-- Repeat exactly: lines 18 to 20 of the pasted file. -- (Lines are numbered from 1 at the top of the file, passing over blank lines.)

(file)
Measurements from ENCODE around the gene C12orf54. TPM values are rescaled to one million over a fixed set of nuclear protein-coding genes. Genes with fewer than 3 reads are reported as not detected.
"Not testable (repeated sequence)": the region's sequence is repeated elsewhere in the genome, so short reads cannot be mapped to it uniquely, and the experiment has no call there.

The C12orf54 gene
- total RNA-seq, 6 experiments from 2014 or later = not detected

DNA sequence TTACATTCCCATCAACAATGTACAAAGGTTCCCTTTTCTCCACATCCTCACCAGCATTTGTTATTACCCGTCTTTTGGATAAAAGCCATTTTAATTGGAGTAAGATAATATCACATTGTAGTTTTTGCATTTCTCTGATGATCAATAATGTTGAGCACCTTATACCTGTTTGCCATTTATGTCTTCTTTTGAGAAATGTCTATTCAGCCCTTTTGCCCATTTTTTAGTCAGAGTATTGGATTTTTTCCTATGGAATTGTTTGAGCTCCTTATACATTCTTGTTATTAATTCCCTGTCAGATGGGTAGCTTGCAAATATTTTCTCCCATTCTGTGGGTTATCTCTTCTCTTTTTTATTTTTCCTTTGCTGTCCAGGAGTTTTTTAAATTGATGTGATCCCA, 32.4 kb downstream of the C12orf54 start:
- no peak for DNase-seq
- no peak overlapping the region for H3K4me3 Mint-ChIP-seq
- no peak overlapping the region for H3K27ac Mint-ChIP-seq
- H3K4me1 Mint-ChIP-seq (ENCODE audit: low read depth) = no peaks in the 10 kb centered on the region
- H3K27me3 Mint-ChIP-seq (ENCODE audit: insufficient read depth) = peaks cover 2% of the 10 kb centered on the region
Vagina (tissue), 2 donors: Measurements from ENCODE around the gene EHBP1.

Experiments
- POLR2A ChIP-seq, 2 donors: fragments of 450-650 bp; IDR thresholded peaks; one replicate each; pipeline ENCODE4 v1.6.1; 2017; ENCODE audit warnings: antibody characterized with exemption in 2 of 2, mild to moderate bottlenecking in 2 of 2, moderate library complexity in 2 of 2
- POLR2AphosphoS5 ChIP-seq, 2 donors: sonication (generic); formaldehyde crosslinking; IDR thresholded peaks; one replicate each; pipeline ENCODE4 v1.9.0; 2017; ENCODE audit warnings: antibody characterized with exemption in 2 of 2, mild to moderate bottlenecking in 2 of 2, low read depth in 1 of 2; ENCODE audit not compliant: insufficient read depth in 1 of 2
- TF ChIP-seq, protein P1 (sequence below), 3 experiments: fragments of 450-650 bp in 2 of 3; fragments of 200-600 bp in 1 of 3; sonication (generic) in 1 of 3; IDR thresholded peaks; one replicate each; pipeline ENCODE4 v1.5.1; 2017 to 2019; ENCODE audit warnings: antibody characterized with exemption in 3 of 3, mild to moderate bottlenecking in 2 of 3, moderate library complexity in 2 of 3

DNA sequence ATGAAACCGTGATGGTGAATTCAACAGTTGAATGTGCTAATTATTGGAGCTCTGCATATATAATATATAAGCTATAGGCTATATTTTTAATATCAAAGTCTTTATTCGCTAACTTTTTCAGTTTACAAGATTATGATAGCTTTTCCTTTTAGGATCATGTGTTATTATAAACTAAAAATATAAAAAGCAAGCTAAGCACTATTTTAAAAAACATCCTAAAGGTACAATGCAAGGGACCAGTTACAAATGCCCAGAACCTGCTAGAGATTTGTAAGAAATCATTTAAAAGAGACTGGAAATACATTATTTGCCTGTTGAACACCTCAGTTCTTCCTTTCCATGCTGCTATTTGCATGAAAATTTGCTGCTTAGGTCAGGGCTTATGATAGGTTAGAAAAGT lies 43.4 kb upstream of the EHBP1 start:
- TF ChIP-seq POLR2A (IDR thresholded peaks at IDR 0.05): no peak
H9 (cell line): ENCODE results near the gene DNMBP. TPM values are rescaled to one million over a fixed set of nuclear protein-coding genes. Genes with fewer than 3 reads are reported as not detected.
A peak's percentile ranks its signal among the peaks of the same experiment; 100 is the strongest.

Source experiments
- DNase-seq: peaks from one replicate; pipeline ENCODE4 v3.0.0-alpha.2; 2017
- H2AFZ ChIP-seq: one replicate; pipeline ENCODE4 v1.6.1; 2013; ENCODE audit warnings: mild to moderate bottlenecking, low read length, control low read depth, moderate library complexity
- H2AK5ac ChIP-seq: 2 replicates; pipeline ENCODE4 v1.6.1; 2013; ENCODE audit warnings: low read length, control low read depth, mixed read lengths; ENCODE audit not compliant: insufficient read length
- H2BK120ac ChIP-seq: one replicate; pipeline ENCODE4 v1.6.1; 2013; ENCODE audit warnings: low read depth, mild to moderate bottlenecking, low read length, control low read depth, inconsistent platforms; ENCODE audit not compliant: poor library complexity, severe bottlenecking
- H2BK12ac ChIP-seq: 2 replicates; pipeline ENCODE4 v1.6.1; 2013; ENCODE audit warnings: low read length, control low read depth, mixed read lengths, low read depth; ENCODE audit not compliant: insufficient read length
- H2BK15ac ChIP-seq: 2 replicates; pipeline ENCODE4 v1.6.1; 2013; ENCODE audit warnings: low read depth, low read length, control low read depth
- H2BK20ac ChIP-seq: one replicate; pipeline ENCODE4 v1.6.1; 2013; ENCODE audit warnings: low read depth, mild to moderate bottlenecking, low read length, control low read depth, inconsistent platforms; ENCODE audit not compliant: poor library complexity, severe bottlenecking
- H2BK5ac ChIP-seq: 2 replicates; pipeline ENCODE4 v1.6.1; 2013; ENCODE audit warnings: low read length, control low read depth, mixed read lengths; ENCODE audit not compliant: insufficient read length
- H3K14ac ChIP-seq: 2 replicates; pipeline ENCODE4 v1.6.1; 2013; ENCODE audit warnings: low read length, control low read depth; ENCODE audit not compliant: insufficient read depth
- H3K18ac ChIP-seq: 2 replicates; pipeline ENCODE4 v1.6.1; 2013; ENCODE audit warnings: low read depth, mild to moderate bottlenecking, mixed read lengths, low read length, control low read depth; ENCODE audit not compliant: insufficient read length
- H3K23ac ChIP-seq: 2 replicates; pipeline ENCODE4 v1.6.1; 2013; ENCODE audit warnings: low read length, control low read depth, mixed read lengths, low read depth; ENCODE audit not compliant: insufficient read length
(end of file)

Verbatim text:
H9 (cell line): ENCODE results near the gene DNMBP. TPM values are rescaled to one million over a fixed set of nuclear protein-coding genes. Genes with fewer than 3 reads are reported as not detected.
A peak's percentile ranks its signal among the peaks of the same experiment; 100 is the strongest.

Source experiments